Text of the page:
Weights for weighing gold
The Akan group are widely associated with gold. Their talent finds its special expression in copper figurines, used in days gone by for weighing gold, and serving today as beautiful decorations. Among the Anyin and Abron, every ceremony is an opportunity to adorn themselves in jewellery, eyeglasses and gold necklaces.
Pottery is practised by all ethnic groups, most often by women. The Malinke people produce some of the best pottery. Bowls, canaries and vases are created by hand and heated on the fire itself. The women potters of Katiola are the most renowned in the country.
Musical instruments are associated with different forms of worship. The most famous instruments are the tam-tam drums, whose rhythmic base is often supported by gourds covered in pearls or cowrie shells. Their sound is deep and vibrant. The balafon (or xylophone), used particularly in the north, is also appreciated by the Baoulé, Dan and Guéré peoples.
Religion in Côte d’Ivoire is characterized by a great diversity of practices. The religious faiths with the highest numbers of followers in Côte d’Ivoire are Islam (38%), and Christianity (Catholicism, 22%, and Protestantism, 5.5%). Many Ivorians (17%) maintain their traditional religions which continue to fairly dominate all the other beliefs. A further 17% of the people of Côte d’Ivoire practise other faiths.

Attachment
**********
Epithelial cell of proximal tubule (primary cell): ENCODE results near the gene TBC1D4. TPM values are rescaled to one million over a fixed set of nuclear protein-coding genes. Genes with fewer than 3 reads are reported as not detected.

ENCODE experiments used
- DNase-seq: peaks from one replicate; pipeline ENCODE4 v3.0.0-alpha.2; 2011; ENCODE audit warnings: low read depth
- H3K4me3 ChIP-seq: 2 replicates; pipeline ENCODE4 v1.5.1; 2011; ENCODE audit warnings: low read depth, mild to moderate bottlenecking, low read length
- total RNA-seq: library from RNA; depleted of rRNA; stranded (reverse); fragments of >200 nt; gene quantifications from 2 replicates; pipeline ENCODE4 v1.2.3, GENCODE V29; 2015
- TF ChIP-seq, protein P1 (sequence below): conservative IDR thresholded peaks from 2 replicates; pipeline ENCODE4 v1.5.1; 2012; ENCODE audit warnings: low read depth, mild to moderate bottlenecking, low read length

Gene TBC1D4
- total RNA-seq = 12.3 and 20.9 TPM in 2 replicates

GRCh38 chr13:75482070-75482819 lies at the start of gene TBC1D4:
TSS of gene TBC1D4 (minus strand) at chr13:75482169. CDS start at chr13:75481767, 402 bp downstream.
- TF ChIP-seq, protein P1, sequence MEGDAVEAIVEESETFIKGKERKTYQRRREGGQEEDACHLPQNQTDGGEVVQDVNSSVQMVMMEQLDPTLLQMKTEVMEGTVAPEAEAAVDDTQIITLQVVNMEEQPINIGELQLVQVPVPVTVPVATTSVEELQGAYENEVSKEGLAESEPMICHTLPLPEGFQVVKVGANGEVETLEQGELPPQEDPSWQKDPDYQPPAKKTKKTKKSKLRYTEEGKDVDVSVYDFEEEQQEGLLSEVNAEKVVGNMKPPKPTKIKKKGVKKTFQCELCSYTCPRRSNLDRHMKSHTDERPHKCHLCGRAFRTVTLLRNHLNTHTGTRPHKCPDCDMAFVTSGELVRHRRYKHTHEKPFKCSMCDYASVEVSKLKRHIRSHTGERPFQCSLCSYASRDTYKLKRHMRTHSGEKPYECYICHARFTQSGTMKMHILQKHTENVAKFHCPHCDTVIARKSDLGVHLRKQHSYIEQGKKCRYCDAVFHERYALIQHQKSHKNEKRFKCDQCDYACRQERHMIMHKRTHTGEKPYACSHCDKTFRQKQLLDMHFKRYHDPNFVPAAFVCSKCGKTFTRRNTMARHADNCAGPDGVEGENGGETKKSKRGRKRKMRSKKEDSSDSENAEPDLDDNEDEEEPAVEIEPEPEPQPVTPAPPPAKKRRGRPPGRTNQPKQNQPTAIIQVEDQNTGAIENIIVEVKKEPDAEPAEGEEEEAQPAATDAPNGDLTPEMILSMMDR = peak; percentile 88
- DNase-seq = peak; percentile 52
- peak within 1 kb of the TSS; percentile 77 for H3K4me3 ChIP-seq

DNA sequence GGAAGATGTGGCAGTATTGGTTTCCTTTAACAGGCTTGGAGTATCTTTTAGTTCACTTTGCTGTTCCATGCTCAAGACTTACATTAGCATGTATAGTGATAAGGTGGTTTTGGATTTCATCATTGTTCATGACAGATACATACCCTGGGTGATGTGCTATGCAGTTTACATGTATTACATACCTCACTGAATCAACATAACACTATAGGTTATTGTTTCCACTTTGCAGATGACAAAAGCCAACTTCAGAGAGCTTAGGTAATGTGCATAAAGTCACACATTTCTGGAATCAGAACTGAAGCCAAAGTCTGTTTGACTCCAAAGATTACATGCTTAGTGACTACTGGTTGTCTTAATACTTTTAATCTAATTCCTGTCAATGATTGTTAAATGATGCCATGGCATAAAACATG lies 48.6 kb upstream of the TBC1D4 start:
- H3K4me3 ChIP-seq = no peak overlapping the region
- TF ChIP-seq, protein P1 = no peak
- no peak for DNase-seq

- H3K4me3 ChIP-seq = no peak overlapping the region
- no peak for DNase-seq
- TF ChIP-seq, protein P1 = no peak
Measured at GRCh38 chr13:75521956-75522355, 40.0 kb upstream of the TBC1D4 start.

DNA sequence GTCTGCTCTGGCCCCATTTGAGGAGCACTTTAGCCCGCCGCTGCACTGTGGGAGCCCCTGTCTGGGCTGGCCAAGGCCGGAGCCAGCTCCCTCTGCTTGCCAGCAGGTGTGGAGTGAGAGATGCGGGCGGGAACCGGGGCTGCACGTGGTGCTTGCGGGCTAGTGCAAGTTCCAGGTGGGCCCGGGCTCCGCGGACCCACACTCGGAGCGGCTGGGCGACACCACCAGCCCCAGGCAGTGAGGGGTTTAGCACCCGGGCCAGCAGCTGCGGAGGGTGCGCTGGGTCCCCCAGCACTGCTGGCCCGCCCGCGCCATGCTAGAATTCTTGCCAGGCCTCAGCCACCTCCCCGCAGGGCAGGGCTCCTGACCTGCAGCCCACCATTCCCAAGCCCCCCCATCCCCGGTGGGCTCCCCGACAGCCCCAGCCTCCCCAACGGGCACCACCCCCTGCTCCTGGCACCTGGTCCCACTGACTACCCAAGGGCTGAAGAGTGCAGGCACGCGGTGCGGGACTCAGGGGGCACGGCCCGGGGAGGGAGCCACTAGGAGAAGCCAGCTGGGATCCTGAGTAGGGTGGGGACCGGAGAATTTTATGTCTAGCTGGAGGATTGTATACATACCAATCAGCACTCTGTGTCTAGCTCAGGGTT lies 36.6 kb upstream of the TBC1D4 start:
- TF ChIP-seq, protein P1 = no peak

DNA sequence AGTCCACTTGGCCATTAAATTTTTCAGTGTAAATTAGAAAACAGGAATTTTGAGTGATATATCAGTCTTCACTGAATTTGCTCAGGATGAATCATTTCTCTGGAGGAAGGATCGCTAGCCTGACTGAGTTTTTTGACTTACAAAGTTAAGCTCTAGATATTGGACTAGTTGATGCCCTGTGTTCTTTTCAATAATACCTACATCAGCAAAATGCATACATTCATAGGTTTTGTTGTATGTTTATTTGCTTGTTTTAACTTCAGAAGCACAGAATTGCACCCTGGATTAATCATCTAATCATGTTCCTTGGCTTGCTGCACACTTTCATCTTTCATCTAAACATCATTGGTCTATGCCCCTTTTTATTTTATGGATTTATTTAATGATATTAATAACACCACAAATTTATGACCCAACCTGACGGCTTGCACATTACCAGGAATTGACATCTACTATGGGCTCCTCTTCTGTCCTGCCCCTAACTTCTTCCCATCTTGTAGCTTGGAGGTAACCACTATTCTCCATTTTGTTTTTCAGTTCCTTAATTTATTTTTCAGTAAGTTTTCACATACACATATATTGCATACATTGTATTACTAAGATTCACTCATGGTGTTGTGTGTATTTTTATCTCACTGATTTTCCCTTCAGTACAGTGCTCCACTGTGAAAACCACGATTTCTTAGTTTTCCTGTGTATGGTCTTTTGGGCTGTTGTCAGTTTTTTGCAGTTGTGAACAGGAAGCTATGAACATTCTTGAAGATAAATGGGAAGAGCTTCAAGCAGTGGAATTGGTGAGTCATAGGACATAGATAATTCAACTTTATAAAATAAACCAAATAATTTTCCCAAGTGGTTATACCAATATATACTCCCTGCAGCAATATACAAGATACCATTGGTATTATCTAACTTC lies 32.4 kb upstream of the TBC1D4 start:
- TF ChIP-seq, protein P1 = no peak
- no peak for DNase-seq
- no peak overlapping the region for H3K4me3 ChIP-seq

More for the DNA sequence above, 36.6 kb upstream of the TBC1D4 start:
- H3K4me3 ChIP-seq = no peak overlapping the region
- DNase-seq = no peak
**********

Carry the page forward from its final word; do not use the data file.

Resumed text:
The two largest religious buildings are:
The Basilica of Our Lady of Peace of Yamoussoukro (central region, 230 km from Abidjan), was recorded by the Guinness Book of Records in 1989 as the largest religious building in the world.
The Great Mosque of Kong (north-east region, some 550 km from Abidjan), an Islamic religious building destroyed in 1897 by Samori Ture and rebuilt at the dawn of the twentieth century.
Côte d’Ivoire boasts several other wonderful religious buildings that enable believers from all backgrounds to come for spiritual refreshment: The Cathedral of Saint Paul and the Great Mosque, both in the Plateau district of Abidjan, the Marian Shrine of Abidjan, the Great Mosque of Yamoussoukro, and more.
The sporting landscape in Côte d’Ivoire is populated with many federations: football, handball, basketball, cycling, rugby, athletics, taekwondo, swimming, the Bandama Rally, golf, horse riding, canoeing, the Abidjan International Marathon, etc.
There are three golf courses in Côte d’Ivoire, in Abidjan, Yamoussoukro and San Pédro, each with 9 or 18 holes. There is an international competition every year, for which the Félix Houphouët-Boigny trophy is awarded. However, golf is not widely played in the country, given the high cost of the equipment needed to play the sport.